The semiconductor bodies with the semiconductor switching elements and the temperature detector may be arranged on the same side of the usually flat carrier element or on opposite sides of the carrier element.

The drive circuit may be used for example together with a control circuit to which the overtemperature signal is fed and which initiates suitable measures, for example turning off the supply voltage, in the event of a detected overtemperature.

The carrier element may be formed as a conventional leadframe and comprises for example a metal such as copper, aluminum or a further conventional leadframe material. A carrier having a metallic basic material and a further metal layer which is vapor-deposited thereon or applied thereto in some other way can also be used. Furthermore, the carrier element can also be formed as a so-called DCB substrate (DCB=Direct Copper Bonding), comprising a ceramic carrier with an electrically conductive layer applied thereto, usually made of copper.

One embodiment provides for the first and second semiconductor bodies to be electrically conductively connected to the carrier element, while in another embodiment the first and second semiconductor bodies are connected to the carrier element in thermally conductive but electrically insulating fashion.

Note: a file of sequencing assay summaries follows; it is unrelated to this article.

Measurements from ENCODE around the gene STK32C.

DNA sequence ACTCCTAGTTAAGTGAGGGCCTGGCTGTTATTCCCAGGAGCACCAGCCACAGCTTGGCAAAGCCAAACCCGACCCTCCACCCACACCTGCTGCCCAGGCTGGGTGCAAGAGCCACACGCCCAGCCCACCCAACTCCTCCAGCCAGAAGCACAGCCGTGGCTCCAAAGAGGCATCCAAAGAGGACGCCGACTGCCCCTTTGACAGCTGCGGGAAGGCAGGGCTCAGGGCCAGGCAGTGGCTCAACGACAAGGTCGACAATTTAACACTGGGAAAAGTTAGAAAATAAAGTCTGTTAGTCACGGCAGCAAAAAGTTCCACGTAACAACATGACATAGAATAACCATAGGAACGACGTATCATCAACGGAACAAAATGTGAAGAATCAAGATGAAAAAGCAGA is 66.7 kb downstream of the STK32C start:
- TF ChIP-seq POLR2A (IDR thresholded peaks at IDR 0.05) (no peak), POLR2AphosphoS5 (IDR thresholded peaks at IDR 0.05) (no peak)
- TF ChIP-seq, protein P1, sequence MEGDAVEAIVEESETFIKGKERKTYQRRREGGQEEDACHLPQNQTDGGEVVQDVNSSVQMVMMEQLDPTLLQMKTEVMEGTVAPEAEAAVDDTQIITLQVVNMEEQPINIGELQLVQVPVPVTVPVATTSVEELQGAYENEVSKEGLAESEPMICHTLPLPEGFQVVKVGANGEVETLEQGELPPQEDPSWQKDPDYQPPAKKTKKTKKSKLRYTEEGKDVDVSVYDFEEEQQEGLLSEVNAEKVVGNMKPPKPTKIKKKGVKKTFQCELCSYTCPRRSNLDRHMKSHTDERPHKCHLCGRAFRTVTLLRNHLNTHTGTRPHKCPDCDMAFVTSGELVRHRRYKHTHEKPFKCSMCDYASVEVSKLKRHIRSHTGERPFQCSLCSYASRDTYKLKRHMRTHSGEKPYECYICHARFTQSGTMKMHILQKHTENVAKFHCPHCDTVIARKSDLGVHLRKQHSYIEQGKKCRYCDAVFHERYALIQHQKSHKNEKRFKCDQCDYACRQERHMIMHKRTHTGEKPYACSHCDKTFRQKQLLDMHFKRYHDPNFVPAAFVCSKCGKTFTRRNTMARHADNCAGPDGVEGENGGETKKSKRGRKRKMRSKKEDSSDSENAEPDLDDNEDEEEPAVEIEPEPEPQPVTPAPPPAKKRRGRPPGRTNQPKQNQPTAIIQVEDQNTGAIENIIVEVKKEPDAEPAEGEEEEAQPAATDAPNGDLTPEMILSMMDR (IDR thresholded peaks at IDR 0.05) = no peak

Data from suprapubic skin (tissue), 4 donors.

BRIEF DESCRIPTION OF THE DRAWINGS

The present invention is explained in more detail below with reference to figures.

FIG. 1—shows a drive circuit according to the invention with two semiconductor switching elements which are integrated in separate semiconductor bodies and are applied to a thermally conductive carrier element.

FIG. 2—shows a cross section through a housing of the drive circuit in accordance with FIG. 1 in side view (FIG. 2 a) and in plan view (FIG. 2 b).

FIG. 3—shows a detail from a cross section through a semi-conductor body with a semiconductor switching element integrated therein.

FIG. 4—shows an exemplary circuitry realization of a temperature sensor of the drive circuit.

FIG. 5—shows an application circuit for the drive circuit according to the invention.

FIG. 6—shows a detail from a drive circuit according to the invention in which a semiconductor body is applied to a carrier element in thermally conductive but electrically insulating fashion.

FIG. 7—shows a further exemplary embodiment of a drive circuit according to the invention with two semiconductor switching elements which are integrated in separate semiconductor bodies and are applied to a thermally conductive carrier element, and with a temperature sensor integrated in a separate semiconductor body.

FIG. 8—shows a cross section through a housing of the drive circuit in accordance with FIG. 7 in side view (FIG. 8 a) and in plan view (FIG. 8 b).

In the figures, unless specified otherwise, identical reference symbols designate identical circuit components and signals with the same meaning.